No matter what they call him, Mayor John Tory says he won’t be bullied into backing off subway dreams for Scarborough.
“Am I going to fight for the people who live in Scarborough and who want to be connected to the city by proper transit? You’re darn right I am,” Tory told me Tuesday.
And he’s not backing down from his op-ed comments in a Toronto newspaper in which he made some insinuations that ruffled feathers.
“Many of the subway’s loudest critics do not live or work in Scarborough, where more than half the population is born outside of Canada. When they say this is too much to spend on a subway, the inference seems to be that it’s too much to spend on this part of the city,” wrote the mayor.
Ouch. Good shots.
Nice to see that from the mayor for a change. You can’t always be everybody’s friend.
It’s neat that Councillors Gord Perks and Josh Matlow were ticked off, too. They are doing their jobs, as well.
“To bring up immigrants just saddens me,” Matlow said on CBC Radio’s Metro Morning. “No one should suggest that one group of Torontonians care more or less about immigrants because of a transit plan.”
Perks tweeted “I wonder @JohnTory if this is what you meant by improving the tone at council and getting us to work together.”
Somewhere up there in subway heaven, former mayor Rob Ford is not only smiling but howling with this pat on the back for his legacy. He told me before he died that he really wanted to be more supportive of Tory but “I just can’t find an issue I see eye to eye with him on.”
Here it is.
“Subways, subways, subways.”
More specifically a Scarborough subway extension. Whether it’s one stop fed to by LRTs or buses or three stops, Ford was adamant that Scarborough should receive the transit options it deserved.
That is all Tory is saying. And he is right to say it.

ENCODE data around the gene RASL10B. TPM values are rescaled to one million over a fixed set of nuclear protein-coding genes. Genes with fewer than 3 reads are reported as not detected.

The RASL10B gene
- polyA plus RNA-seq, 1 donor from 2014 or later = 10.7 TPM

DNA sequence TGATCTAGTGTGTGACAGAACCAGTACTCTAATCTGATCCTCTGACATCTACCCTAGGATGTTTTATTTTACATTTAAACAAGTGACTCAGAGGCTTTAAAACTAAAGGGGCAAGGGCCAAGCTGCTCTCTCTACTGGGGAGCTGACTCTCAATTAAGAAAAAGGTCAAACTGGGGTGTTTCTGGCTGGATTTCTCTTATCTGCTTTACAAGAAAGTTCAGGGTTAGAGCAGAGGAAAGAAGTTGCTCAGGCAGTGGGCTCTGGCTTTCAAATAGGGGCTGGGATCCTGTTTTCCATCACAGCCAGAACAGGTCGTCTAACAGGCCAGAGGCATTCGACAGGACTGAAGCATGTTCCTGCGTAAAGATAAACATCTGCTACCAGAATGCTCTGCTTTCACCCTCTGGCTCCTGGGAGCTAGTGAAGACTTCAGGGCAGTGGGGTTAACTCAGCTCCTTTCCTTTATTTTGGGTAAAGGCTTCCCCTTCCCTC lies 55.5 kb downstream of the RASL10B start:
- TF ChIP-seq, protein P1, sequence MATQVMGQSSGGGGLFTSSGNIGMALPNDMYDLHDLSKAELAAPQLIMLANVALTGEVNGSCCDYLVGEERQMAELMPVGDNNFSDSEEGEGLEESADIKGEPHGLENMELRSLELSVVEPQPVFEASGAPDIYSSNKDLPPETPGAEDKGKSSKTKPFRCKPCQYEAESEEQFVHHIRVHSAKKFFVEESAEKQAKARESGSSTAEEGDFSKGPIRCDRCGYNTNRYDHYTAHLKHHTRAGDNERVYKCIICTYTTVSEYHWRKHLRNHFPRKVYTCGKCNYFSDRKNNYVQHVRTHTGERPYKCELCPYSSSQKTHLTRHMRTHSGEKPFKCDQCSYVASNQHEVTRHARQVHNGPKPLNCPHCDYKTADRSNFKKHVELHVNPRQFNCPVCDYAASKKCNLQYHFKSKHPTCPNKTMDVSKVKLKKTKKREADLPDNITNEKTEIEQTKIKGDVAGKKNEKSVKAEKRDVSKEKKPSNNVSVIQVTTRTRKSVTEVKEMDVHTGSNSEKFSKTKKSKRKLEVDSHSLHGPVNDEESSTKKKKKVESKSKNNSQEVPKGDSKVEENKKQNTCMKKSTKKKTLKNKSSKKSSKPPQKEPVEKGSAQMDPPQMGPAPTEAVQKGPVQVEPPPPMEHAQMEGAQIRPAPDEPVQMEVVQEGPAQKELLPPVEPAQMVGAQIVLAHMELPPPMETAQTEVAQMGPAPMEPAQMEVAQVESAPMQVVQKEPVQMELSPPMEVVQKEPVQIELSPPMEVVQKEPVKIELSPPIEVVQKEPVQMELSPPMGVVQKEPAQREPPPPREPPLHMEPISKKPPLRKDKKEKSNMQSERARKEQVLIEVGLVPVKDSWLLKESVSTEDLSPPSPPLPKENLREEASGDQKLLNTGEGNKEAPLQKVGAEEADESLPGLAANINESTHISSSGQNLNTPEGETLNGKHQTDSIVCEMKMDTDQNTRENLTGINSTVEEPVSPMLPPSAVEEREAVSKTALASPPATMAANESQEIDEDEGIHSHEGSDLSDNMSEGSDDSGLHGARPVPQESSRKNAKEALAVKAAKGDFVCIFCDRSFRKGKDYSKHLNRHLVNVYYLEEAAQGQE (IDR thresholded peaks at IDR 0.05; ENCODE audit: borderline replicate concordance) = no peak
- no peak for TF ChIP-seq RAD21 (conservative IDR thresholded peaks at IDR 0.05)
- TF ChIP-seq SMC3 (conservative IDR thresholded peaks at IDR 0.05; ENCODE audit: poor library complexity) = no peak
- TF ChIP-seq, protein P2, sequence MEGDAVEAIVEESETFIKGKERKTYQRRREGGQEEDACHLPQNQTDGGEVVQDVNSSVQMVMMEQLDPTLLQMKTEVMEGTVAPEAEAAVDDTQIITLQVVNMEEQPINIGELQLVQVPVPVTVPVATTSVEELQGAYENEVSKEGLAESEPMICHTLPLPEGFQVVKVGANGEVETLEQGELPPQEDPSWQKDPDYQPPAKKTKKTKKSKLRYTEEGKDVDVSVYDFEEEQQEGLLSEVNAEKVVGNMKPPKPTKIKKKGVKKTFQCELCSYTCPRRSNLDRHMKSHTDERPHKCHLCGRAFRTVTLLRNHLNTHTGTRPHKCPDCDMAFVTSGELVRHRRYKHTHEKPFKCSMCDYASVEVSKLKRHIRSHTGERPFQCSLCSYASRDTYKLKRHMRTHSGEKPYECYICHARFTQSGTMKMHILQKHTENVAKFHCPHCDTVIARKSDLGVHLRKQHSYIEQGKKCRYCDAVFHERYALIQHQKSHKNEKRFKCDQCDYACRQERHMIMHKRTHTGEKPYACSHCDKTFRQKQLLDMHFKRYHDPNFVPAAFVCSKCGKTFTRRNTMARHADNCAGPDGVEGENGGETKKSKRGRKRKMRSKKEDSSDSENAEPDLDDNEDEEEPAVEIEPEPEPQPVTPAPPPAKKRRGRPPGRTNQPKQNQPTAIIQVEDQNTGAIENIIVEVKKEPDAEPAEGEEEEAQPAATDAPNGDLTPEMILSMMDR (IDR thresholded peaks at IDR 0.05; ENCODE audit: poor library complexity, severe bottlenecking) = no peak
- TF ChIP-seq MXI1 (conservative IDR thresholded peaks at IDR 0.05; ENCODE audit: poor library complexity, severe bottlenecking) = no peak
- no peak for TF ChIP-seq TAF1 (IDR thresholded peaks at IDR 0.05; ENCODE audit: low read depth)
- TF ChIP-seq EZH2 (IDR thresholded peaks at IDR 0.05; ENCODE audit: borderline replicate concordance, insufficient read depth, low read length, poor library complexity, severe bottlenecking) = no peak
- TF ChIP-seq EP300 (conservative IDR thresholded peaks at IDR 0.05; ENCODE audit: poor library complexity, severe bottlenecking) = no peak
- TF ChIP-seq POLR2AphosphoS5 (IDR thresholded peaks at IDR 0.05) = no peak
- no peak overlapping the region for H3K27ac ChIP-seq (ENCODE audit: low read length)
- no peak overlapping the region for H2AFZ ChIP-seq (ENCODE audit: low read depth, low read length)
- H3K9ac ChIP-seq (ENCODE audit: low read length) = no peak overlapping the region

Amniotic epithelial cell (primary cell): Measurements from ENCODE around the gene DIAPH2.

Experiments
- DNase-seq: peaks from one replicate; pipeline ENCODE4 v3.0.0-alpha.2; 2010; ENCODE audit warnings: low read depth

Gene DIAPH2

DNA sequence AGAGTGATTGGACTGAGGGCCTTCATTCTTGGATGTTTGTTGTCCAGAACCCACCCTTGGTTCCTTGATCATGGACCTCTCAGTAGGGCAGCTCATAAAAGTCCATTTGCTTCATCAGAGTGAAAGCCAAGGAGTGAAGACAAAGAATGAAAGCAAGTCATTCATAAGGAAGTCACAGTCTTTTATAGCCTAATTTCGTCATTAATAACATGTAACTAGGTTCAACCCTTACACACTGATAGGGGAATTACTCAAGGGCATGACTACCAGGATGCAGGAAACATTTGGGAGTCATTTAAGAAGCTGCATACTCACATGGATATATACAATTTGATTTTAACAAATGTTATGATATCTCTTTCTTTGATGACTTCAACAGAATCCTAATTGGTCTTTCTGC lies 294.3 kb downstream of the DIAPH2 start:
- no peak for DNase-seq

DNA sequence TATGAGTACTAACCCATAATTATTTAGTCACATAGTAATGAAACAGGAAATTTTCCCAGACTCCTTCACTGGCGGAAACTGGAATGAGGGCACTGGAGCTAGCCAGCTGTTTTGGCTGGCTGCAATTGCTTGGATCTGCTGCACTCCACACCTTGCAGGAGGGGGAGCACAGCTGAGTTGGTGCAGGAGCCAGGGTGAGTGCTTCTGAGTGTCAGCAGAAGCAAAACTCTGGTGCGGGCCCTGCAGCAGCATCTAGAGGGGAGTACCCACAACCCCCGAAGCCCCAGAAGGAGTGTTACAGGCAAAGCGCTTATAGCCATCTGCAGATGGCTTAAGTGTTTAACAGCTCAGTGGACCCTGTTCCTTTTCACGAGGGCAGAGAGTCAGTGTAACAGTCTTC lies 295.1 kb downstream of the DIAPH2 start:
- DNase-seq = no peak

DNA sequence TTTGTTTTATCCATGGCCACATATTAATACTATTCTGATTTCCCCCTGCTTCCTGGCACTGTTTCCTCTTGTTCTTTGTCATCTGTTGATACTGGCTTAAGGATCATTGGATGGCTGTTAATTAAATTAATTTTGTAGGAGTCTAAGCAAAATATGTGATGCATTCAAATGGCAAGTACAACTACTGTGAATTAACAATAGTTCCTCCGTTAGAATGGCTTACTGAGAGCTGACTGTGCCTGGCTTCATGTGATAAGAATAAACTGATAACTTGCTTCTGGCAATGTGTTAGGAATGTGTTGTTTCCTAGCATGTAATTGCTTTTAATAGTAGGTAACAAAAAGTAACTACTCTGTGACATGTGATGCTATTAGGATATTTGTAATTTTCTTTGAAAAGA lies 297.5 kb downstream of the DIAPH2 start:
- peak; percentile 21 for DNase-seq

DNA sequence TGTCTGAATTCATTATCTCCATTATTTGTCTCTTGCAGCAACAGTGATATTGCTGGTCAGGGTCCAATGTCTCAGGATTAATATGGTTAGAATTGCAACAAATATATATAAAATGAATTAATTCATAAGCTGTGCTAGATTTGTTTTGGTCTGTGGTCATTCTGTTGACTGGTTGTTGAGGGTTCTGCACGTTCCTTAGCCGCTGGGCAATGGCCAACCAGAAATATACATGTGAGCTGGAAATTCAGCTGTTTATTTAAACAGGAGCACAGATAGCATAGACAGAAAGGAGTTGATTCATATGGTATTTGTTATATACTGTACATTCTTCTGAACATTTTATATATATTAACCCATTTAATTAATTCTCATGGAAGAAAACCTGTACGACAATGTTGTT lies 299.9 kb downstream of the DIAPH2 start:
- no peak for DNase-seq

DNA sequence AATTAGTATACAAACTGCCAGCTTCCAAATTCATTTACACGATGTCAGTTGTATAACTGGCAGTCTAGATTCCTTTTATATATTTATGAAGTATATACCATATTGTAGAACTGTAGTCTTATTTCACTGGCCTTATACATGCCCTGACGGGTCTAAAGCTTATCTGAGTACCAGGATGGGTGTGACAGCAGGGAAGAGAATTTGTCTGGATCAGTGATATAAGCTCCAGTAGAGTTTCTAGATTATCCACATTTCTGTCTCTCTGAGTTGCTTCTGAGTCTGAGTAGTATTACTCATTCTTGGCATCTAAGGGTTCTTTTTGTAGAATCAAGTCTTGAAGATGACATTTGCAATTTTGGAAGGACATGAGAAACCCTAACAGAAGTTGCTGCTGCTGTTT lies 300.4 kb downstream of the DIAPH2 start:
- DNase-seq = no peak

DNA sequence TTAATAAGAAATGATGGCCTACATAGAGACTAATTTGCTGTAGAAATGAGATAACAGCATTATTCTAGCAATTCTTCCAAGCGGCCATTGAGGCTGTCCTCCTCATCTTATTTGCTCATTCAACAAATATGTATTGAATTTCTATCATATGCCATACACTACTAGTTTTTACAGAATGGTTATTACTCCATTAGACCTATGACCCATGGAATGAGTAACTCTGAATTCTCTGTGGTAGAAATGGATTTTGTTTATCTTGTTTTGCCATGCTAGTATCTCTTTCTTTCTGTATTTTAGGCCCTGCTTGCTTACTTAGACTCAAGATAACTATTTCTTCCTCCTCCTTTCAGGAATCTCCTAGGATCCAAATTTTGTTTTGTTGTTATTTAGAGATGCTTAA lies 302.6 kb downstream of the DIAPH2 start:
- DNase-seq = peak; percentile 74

“It’s essential to bringing Scarborough in and giving people that vital connection to schooling and jobs,” Tory told me. “I will continue to speak for the people in Scarborough who take three buses and several hours to get to school or to a job. The subway extension to Scarborough will connect those people up to the rest of the city. It will make it easier for them to get to work or school. It will attract jobs and investment to Scarborough after decades in which we didn’t see a single office building built there.”
He is, refreshingly, prepared to take this gloves off to fight for it.
I don’t see anything wrong with Tory’s comment which was tough, from the heart, politics. Those complaining are not afraid to use what they need to in order to win a point.
Of course, the cost of this extension needs to be talked about — and not just by people who would use the money instead for Expo or not-so-safe injection sites — but by those who respect tax money.
The price tag is believed to be about $3 billion and every penny should be scrutinized. If public money needs to be spent or — as politicians always claim — invested, you won’t hear many voters complain about better transit or commuting options.
Build the damned thing. Tory says that is his plan.
“My approach is very simple: get the facts including the real costs on the table in an honest, transparent way and then make the case,” said Tory. “We must decide to build, not to endlessly debate, but to build transit across Toronto, including Scarborough. Having made that decision, get on with it.
“To re-debate and re-decide after all of the decisions and debates of the past will set transit in Toronto back by years and years and guarantee that Scarborough, alone among the regions of the city, will remain unconnected which means less access to opportunity for its people.”
Now there’s something to be angry about it.
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